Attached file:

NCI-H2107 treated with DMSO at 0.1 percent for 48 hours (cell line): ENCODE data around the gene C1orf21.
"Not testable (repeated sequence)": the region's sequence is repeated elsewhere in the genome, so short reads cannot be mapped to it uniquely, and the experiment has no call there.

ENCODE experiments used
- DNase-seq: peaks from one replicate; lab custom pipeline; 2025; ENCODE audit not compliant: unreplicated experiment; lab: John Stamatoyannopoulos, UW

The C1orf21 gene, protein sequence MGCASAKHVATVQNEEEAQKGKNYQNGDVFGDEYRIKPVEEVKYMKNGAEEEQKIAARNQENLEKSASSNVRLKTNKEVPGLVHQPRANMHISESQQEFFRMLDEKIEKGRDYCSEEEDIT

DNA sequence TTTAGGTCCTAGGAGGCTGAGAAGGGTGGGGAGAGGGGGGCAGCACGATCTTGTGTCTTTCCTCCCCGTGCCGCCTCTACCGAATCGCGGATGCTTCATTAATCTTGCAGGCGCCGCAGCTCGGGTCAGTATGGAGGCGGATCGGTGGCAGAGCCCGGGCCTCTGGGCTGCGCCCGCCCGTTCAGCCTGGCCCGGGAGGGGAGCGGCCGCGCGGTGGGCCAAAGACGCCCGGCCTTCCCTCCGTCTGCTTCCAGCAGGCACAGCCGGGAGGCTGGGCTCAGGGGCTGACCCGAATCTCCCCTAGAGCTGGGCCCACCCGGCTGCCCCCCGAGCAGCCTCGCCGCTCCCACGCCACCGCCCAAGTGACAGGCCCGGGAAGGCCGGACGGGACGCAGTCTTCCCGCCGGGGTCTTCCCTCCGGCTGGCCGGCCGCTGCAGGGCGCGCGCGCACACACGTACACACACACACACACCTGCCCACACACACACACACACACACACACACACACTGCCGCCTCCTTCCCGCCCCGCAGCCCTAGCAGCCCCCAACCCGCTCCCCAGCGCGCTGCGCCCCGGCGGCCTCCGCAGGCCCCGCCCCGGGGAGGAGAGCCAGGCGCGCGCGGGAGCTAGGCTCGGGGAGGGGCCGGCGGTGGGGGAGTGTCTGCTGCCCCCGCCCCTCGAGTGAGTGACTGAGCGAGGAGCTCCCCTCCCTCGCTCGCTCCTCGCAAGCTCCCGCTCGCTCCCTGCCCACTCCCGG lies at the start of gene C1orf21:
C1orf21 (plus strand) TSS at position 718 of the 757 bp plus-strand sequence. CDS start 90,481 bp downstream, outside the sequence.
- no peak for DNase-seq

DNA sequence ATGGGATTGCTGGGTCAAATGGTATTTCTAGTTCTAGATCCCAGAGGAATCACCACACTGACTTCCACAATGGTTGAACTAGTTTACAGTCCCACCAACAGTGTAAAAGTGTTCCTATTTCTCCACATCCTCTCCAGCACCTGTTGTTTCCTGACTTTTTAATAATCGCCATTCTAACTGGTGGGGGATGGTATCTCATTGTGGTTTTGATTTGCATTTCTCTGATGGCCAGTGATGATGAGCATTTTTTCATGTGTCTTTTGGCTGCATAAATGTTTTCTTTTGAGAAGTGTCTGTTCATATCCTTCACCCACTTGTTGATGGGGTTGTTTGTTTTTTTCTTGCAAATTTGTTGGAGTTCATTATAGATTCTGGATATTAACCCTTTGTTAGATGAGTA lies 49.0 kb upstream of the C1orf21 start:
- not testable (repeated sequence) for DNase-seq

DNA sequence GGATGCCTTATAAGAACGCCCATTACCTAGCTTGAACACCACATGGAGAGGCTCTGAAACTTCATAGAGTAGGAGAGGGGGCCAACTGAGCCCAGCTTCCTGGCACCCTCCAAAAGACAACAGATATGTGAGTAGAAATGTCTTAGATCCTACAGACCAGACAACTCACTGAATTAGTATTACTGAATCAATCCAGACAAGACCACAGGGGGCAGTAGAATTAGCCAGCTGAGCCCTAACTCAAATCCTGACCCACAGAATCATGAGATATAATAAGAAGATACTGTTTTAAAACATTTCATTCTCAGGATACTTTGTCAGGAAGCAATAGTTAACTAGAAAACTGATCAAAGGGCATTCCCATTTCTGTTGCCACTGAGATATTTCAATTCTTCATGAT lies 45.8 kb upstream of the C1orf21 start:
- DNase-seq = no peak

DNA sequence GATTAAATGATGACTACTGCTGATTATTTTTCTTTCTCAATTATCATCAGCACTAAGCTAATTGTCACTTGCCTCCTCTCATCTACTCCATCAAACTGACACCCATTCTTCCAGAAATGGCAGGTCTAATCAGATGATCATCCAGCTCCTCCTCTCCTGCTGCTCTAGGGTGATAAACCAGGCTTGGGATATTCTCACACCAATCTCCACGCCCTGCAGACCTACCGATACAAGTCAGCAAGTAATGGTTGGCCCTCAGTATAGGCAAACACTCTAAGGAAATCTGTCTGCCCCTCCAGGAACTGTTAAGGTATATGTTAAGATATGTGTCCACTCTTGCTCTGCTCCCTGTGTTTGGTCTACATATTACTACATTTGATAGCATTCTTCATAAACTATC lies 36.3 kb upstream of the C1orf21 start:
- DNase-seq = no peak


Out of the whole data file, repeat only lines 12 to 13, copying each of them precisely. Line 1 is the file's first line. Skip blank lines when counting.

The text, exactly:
- DNase-seq = no peak

DNA sequence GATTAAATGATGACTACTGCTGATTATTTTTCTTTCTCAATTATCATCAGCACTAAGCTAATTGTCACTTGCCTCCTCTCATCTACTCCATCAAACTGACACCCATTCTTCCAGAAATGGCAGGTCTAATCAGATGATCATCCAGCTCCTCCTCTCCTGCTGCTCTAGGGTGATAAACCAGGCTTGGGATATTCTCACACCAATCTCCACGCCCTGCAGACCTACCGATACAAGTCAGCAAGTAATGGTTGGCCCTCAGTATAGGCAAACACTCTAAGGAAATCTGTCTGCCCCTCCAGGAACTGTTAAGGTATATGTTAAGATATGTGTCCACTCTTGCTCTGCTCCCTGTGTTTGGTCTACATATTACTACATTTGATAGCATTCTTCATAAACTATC lies 36.3 kb upstream of the C1orf21 start: